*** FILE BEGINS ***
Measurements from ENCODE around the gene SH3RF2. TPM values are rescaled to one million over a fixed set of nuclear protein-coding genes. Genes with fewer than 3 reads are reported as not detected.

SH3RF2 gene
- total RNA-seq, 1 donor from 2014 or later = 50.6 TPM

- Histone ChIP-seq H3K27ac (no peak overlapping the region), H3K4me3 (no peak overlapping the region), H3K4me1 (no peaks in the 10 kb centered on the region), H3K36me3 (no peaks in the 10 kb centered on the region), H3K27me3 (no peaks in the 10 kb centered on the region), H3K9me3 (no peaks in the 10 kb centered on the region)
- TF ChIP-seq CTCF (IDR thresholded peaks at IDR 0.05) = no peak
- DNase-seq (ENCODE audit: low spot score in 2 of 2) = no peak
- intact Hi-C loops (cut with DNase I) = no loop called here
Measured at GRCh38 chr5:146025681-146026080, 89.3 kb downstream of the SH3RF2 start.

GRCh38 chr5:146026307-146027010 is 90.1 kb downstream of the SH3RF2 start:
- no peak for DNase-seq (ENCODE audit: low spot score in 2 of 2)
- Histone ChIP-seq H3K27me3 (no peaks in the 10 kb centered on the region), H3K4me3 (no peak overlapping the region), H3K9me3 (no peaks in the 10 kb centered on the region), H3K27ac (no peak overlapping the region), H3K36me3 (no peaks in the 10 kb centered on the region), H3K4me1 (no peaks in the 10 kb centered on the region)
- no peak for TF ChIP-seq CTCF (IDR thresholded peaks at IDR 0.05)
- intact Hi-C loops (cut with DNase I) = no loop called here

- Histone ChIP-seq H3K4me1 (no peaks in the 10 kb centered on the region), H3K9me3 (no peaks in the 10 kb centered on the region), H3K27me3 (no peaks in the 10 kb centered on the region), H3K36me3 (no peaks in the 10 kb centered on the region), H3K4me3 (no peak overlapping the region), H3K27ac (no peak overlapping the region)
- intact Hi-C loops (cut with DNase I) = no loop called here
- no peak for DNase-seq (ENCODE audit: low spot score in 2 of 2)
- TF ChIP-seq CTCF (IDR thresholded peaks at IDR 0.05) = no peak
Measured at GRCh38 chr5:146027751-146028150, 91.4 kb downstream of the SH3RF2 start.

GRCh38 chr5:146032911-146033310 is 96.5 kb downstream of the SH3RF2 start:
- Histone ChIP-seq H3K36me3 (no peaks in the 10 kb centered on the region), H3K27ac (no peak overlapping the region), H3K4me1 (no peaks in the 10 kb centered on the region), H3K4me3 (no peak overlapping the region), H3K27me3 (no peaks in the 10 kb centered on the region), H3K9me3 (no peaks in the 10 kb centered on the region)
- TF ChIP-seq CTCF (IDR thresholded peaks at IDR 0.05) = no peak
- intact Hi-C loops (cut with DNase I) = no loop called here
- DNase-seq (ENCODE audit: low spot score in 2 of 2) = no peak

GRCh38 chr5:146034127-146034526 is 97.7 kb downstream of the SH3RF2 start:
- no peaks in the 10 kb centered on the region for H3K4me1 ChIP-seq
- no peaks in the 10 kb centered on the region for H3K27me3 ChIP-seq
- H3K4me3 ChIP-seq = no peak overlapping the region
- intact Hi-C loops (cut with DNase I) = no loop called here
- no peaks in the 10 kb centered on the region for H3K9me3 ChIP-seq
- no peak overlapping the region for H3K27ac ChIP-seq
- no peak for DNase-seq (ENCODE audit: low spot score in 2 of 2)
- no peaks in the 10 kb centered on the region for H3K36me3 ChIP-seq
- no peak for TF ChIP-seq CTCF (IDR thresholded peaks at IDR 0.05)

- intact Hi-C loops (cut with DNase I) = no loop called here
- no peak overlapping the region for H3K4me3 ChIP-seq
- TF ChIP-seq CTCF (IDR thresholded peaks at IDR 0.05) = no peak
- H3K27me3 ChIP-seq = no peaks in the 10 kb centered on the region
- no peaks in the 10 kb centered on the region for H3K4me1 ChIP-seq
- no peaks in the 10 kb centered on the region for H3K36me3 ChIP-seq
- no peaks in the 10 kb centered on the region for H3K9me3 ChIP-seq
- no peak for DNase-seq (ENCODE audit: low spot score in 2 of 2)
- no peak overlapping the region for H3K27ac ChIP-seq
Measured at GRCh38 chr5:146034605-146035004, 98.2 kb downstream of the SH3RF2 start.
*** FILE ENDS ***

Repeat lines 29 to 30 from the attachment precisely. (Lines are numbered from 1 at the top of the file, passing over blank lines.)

- no peaks in the 10 kb centered on the region for H3K9me3 ChIP-seq
- no peak overlapping the region for H3K27ac ChIP-seq